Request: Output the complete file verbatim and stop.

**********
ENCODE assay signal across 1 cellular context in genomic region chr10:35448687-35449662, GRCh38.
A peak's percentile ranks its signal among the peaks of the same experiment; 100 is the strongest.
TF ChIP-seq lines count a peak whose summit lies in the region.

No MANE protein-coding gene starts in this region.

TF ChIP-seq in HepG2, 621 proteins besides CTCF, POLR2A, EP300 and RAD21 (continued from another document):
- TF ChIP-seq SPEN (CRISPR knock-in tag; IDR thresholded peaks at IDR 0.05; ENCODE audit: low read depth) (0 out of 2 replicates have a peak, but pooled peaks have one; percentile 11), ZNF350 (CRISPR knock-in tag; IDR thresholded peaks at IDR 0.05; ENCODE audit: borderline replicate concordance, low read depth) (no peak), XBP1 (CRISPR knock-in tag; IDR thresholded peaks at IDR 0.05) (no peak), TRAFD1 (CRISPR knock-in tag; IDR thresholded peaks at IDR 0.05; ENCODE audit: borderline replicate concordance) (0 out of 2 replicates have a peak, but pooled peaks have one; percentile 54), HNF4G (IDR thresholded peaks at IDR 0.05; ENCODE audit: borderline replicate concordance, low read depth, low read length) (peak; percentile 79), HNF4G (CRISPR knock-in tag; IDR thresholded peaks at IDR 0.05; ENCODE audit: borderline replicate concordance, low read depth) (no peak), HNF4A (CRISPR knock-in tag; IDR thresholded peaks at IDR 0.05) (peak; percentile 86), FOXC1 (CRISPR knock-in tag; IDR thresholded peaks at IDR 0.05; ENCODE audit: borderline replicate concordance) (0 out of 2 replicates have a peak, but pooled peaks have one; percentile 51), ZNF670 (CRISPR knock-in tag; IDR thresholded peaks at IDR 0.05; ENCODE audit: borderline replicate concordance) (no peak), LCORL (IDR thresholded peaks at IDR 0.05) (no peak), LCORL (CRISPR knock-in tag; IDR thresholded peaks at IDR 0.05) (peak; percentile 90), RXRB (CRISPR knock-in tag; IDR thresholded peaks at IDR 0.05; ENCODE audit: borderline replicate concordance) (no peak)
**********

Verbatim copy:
ENCODE assay signal across 1 cellular context in genomic region chr10:35448687-35449662, GRCh38.
A peak's percentile ranks its signal among the peaks of the same experiment; 100 is the strongest.
TF ChIP-seq lines count a peak whose summit lies in the region.

No MANE protein-coding gene starts in this region.

TF ChIP-seq in HepG2, 621 proteins besides CTCF, POLR2A, EP300 and RAD21 (continued from another document):
- TF ChIP-seq SPEN (CRISPR knock-in tag; IDR thresholded peaks at IDR 0.05; ENCODE audit: low read depth) (0 out of 2 replicates have a peak, but pooled peaks have one; percentile 11), ZNF350 (CRISPR knock-in tag; IDR thresholded peaks at IDR 0.05; ENCODE audit: borderline replicate concordance, low read depth) (no peak), XBP1 (CRISPR knock-in tag; IDR thresholded peaks at IDR 0.05) (no peak), TRAFD1 (CRISPR knock-in tag; IDR thresholded peaks at IDR 0.05; ENCODE audit: borderline replicate concordance) (0 out of 2 replicates have a peak, but pooled peaks have one; percentile 54), HNF4G (IDR thresholded peaks at IDR 0.05; ENCODE audit: borderline replicate concordance, low read depth, low read length) (peak; percentile 79), HNF4G (CRISPR knock-in tag; IDR thresholded peaks at IDR 0.05; ENCODE audit: borderline replicate concordance, low read depth) (no peak), HNF4A (CRISPR knock-in tag; IDR thresholded peaks at IDR 0.05) (peak; percentile 86), FOXC1 (CRISPR knock-in tag; IDR thresholded peaks at IDR 0.05; ENCODE audit: borderline replicate concordance) (0 out of 2 replicates have a peak, but pooled peaks have one; percentile 51), ZNF670 (CRISPR knock-in tag; IDR thresholded peaks at IDR 0.05; ENCODE audit: borderline replicate concordance) (no peak), LCORL (IDR thresholded peaks at IDR 0.05) (no peak), LCORL (CRISPR knock-in tag; IDR thresholded peaks at IDR 0.05) (peak; percentile 90), RXRB (CRISPR knock-in tag; IDR thresholded peaks at IDR 0.05; ENCODE audit: borderline replicate concordance) (no peak)